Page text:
BURGER SHOPPE (688 Queen East, at Broadview, 416-850-7026) Complete meals for $12 per person, including all taxes, tip and a bottle of classic Coke. Average main $6. Open Monday to Thursday 11 am to 9 pm, Friday 11 am to 10 pm, Saturday noon to 10 pm, Sunday noon to 6 pm. Unlicensed. Access: one step at door, small room, counter seating, washrooms on same floor. Rating: NNN Rating: NNNNN
Now all of three weeks old, Queen and Broadview's Burger Shoppe has generated such buzz on local foodie message boards and blogs that there have been lines out of the tiny take-away's front door since day one.
The converted Riverside barbershop may be small - four tables plus a half-dozen stools at a counter in the bright front window - but first-time restaurateurs Saeed Mohammed and Mustafa Yusuf are already thinking big. The brothers are planning to launch a slew of Burger Shoppes in the downtown core. And while their product is more than commendable, the operation still needs some work.
But let's start with what the Shoppe does right: hamburgers.
The Classic ($5.45) sees a never-frozen 4-ounce patty, specially ground by Kensington's European Meats, charbroiled to well-done - overdone, more like - as per city health department requirements, nestled between a solid commercial sesame-seed-crusted bun.
The organic beef version ups the ante with chuck from prestigious Hungry Butcher, while the cheeseburger comes layered with aged cheddar from Alex Farms.
The eponymous Shoppe burger (all $6.45) goes one step further and adds balsamic caramelized onion to the mix. There are mini-burgers - labelled "petite perfection" on the chalkboard menu - for fashionistas and small-fry ($5 for two/$14 for six).
Toppings stick to tradition - iceberg lettuce, tomato, onion, dill pickle, mayo, ketchup and mustard. Skinny hand-cut fries ($2.95) verge on frites, properly double-cooked and crisp. Onion rings ($3.95) are cut thick and battered in cornmeal.
The lineup includes organic greens ($3.45) doused with a better-than-expected olive oil vinaigrette.
By their very nature, burgers are fast food and shouldn't take longer than five minutes to prepare. But, as the Shoppe's counter crew explains, these burgers are "restaurant quality" and take a little longer, about an eight-minute wait, they advise (more like 15).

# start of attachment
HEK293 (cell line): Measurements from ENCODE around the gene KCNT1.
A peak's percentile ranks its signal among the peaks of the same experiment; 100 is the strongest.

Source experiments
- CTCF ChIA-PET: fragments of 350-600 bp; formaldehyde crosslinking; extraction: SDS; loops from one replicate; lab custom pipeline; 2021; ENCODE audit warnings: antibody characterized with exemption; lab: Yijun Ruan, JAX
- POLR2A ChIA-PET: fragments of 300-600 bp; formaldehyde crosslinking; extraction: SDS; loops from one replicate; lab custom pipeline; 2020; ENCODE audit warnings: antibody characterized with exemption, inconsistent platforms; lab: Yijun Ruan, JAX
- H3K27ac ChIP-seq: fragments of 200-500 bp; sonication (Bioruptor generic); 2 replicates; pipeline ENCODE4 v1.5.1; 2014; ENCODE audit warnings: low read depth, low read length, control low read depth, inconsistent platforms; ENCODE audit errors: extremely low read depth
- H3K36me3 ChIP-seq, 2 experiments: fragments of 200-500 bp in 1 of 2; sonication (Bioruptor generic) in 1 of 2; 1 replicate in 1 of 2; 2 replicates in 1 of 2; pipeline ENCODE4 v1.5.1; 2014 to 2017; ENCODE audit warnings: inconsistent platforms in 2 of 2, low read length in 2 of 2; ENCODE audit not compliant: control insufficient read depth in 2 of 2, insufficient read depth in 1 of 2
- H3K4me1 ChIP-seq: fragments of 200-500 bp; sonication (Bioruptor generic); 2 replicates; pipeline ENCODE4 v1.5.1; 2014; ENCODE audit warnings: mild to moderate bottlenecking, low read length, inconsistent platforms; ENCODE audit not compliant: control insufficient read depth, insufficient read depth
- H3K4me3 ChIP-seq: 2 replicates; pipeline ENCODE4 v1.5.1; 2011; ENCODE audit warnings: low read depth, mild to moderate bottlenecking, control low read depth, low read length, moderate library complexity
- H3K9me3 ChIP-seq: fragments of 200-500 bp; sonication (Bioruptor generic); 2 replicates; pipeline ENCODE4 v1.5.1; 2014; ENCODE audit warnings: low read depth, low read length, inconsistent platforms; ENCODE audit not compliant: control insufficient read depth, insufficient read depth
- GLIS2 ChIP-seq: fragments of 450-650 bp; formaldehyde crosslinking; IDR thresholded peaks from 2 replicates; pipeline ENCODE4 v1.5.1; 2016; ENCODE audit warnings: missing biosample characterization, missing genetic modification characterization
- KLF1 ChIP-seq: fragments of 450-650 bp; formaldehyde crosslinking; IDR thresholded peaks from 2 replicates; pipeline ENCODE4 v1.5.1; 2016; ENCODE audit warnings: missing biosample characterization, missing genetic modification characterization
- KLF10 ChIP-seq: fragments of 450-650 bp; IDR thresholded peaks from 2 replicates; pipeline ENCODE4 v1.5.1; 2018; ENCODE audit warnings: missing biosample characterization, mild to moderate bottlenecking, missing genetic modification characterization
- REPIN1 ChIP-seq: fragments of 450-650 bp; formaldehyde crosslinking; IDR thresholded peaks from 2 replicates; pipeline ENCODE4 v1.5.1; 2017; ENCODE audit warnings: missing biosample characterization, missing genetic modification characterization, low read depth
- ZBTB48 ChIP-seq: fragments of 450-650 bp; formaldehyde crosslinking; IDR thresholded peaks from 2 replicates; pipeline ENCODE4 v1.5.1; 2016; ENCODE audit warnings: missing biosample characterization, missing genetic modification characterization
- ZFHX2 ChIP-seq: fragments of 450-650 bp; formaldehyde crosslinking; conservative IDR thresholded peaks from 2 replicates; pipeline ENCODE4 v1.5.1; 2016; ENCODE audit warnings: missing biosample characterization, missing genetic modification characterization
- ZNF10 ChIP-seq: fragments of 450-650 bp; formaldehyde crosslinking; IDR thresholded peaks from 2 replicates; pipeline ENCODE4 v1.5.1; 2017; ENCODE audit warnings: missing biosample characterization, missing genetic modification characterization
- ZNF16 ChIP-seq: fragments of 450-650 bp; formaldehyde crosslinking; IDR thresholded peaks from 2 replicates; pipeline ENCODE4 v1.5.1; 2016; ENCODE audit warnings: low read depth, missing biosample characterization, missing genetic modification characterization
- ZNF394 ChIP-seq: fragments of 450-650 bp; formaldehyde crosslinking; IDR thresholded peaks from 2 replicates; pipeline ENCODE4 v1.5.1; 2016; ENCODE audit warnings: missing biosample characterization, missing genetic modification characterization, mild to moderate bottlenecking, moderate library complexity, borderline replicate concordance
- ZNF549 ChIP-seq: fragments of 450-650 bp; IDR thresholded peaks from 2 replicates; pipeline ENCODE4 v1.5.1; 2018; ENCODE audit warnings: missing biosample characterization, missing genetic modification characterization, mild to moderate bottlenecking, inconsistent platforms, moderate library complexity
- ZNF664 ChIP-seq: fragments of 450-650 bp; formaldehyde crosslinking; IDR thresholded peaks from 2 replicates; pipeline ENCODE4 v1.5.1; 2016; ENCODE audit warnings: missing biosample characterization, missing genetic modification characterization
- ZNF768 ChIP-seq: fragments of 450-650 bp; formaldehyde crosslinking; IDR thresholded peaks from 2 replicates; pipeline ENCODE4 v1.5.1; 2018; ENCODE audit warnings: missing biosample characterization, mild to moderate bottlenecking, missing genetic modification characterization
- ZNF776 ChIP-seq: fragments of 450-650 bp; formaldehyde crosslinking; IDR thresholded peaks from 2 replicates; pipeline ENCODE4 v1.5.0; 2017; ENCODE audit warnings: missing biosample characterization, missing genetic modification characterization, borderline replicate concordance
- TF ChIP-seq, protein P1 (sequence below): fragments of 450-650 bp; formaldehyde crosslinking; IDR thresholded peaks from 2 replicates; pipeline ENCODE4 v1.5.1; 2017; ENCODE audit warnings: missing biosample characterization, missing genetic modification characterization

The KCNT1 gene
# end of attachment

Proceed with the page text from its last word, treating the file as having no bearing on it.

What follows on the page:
This causes a bit of a backlog; customers who've ordered sit at tables empty-handed, while those in line stand around waiting to be served. On my second visit, I figure I'll play it smart and phone in my order ahead. Arriving 45 minutes later, I'm told they've waited to start cooking my order until I've shown up so that the burgers will be "at their peak quality."
Wrong answer. Next time try, "Sorry for the confusion, they'll be ready right away."
After another half-hour wait, I hightail it home with my swag only to discover that the poutine and two brownies I've paid for are missing.
Returning the following day just before the noon-hour rush, I order a burger, poutine, a chocolate shake and a brownie. No one mentions my missing food, but I'm told that the Shoppe no longer carries Beaches baker Cinzia Ruffolo's Callebaut chocolate brownies ($2) since "they didn't sell very well."
Not so, says Yusuf later, explaining that her brownies are so popular, they sold out. I know, I bought two!
Asked how I'd like my burger garnished, I specify no ketchup or mustard, a vile condiment combo that sets my teeth on edge.
When the burger arrives at table presented in an attractive wire mesh basket lined with tissue paper, it looks fantastic. Lifting the bun to get a better look, I notice its smeared on one side with ketchup, the other mustard and nothing else. Why do I bother?
The poutine ($4.95) finds the Shoppe's already remarkable fries smothered in a retro gravy that the menu describes as "mmm, beefy" - my take: hmmm, beef-ish - and studded with uniformly diced squeak-free cheese curds unlike any I've ever seen. Or heard, for that matter.
And though frothy, my shake ($5.25) tastes more of air than the exemplary Ed's Real Scoop chocolate ice cream it's said to contain.
Still, Burger Shoppe's premise shows a lot of promise. The menu's obviously been well thought out, and the crowds descending on the joint since opening day prove the demand.
But until the kitchen gets a handle on delivering them efficiently, these burgers aren't ready to take on Mickey D's just yet, let alone the likes of Lick's.